Bill with the potential to poison our school children to be heard in Senate Education on Tuesday

Senator Florence Shapiro (R-Plano)

A bill filed by Senator Florence Shapiro (R-Plano) – SB 468 – purports to promote “flexibility of the board of trustees of a school district in the management and operation of public schools in the district,” and makes several changes to the law, including class sizes and the repeal of Section 1951.212 of the Occupations Code, the section of state law entitled “Integrated Pest Management Programs for School Districts”.

In 1993, Texas became one of the first states to require schools to use the least toxic methods to control pests. Children are especially vulnerable to pesticide exposure as they take in more pesticides relative to their body weight than adults and have developing organ systems that are less able to detoxify toxic chemicals.

According to the group Beyond Pesticides, of the 40 most commonly used pesticides in schools, “28 can cause cancer, 14 are linked to endocrine disruption, 26 can adversely affect reproduction, 26 are nervous system poisons and 13 can cause birth defects.” Texas has been a leader in this area and is one of fifteen states to require least toxic methods (known as “integrated pest management”) at schools to protect our children from exposure to these chemicals.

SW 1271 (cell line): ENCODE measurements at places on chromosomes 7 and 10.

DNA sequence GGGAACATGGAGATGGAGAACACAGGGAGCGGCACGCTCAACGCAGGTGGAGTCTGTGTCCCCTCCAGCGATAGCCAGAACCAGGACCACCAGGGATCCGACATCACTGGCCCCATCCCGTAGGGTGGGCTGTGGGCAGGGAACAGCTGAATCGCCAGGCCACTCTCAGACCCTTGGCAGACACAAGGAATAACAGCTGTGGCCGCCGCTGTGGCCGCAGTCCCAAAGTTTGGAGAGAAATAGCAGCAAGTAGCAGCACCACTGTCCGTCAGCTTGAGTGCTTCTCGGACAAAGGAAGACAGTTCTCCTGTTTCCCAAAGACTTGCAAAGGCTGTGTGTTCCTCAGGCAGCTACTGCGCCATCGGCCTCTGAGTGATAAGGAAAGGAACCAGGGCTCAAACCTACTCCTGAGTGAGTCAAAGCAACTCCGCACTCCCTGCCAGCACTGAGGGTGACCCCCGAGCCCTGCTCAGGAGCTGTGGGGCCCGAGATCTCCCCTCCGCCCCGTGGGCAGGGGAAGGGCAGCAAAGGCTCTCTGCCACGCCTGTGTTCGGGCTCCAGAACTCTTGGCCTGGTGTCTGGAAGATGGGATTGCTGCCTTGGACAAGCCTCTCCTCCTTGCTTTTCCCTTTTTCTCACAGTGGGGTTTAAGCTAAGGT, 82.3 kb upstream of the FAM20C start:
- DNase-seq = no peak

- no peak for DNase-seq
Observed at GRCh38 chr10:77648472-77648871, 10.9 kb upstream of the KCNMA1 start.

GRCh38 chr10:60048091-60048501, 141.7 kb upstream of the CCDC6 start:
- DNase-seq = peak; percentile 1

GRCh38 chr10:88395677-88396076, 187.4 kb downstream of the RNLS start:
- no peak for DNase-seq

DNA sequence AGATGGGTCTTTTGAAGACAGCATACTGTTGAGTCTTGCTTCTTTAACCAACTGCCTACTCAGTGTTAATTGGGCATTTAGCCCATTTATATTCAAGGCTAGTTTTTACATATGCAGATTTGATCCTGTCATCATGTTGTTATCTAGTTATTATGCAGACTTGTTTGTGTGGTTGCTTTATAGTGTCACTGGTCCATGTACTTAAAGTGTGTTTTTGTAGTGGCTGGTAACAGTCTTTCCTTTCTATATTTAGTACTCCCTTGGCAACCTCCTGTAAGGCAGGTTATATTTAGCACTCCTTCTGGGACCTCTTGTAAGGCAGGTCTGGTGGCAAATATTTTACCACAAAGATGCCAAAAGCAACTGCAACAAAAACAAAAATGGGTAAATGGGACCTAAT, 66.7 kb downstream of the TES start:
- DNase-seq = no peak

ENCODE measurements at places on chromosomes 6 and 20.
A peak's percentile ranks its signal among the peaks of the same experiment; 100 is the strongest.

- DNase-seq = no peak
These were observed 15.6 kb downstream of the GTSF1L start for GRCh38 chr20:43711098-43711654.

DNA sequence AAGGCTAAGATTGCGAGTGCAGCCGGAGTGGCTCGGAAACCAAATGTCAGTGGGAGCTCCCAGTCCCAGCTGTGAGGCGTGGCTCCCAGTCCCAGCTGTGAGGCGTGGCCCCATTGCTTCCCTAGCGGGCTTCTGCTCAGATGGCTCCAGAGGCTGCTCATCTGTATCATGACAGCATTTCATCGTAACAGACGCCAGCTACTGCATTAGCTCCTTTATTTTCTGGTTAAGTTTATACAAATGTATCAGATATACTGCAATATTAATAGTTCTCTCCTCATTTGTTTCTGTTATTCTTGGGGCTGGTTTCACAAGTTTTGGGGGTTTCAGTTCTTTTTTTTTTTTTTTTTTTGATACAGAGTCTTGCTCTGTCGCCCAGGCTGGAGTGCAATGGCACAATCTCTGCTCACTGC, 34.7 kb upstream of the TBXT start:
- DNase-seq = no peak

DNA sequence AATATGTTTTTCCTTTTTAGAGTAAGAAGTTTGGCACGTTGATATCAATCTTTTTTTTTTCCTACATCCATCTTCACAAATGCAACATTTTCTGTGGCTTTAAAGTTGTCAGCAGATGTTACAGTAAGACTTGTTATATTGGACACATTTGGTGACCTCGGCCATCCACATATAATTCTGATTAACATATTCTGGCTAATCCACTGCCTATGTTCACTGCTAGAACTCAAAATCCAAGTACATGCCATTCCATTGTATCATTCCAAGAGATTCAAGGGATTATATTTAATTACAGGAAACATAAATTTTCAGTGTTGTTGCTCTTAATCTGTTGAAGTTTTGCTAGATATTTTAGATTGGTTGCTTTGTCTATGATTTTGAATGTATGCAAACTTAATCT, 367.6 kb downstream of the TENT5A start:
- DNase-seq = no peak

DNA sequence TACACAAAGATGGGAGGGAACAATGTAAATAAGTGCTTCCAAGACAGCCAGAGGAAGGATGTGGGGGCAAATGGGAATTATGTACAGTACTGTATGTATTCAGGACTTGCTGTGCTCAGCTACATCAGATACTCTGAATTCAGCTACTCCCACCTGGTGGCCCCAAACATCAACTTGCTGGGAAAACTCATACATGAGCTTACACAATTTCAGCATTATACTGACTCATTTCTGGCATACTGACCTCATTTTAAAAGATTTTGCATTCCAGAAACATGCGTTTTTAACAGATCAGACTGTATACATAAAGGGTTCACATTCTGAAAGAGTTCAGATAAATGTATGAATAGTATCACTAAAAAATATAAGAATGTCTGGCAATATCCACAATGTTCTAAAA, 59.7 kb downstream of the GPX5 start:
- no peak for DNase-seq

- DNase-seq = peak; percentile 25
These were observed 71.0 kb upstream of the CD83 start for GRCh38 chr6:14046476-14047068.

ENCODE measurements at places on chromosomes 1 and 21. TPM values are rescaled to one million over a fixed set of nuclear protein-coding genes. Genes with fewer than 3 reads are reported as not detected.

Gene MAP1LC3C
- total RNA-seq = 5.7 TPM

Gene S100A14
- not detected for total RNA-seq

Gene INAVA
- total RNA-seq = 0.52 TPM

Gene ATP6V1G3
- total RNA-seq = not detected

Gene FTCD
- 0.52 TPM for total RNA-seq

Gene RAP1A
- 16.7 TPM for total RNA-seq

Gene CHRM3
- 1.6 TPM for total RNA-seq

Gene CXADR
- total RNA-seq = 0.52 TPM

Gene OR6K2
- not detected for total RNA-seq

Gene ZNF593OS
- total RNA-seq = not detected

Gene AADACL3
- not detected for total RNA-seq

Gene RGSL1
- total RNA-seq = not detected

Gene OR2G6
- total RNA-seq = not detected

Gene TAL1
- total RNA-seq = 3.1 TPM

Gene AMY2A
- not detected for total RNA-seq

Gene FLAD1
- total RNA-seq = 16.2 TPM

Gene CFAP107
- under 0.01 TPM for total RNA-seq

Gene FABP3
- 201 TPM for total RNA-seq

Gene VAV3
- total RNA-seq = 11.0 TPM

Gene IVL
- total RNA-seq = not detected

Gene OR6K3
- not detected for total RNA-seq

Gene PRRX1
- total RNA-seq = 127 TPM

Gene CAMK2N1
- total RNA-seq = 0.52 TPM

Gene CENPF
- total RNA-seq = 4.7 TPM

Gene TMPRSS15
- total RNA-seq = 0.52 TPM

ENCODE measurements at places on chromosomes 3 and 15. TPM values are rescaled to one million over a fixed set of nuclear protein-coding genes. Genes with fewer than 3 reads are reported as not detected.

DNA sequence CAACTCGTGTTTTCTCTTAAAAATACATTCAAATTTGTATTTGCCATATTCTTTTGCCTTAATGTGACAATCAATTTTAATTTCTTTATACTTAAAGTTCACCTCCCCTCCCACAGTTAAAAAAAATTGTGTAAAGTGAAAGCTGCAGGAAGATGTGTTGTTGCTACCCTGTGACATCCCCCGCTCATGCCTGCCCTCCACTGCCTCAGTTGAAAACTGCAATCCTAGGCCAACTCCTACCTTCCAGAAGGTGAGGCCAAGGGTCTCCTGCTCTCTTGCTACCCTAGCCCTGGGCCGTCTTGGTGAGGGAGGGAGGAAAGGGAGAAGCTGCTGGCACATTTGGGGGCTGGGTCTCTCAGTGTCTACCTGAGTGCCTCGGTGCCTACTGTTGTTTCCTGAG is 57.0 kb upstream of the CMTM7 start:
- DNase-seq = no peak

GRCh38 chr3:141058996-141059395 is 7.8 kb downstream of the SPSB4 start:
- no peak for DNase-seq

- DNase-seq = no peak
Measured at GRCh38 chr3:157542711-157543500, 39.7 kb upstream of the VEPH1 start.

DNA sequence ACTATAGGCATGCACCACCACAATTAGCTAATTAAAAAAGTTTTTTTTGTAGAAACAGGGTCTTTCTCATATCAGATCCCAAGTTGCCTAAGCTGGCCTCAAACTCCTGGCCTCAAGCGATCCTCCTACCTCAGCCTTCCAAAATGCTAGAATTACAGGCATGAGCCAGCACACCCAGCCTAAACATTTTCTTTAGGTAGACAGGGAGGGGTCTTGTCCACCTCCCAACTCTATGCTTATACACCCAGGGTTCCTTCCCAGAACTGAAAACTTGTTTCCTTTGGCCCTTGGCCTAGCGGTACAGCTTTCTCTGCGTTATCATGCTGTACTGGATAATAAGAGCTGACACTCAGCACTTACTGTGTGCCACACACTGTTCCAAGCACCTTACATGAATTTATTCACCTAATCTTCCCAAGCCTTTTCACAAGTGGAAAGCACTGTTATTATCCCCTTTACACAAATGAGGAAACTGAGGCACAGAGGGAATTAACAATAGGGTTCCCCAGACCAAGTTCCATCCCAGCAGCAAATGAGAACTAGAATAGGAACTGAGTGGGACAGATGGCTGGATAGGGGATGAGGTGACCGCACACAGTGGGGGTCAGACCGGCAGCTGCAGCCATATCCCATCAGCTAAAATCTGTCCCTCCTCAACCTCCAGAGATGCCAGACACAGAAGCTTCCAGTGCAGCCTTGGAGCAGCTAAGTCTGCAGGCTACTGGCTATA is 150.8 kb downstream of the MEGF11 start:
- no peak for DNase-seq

It’s unclear what the motivation is behind this repeal. In a 2005 Texas AgriLife Extension survey of over 500 Integrated Pest Management (IPM) Coordinators, “53% felt that the IPM requirements had actually reduced long-term costs of pest management. Fifteen percent believed there was no change in cost to the district. Only 18% of districts said that they felt the school IPM regulations had increased the long-term costs of pest control to their district.” Furthermore, “schools were 75% more likely to be satisfied with their pest control program compared to 1993, before the law went into effect. In addition, the study found that 75% of school IPM coordinators believe that the state IPM requirements have resulted in more effective pest management in their districts.”

To read a copy of this bill, click here.  To read the section of the code this bill repeals, click here.  

This bill is expected to be heard in the Senate Education Committee tomorrow.  If you are concerned, please contact committee members to let them know of your concerns. 

Senate Education Committee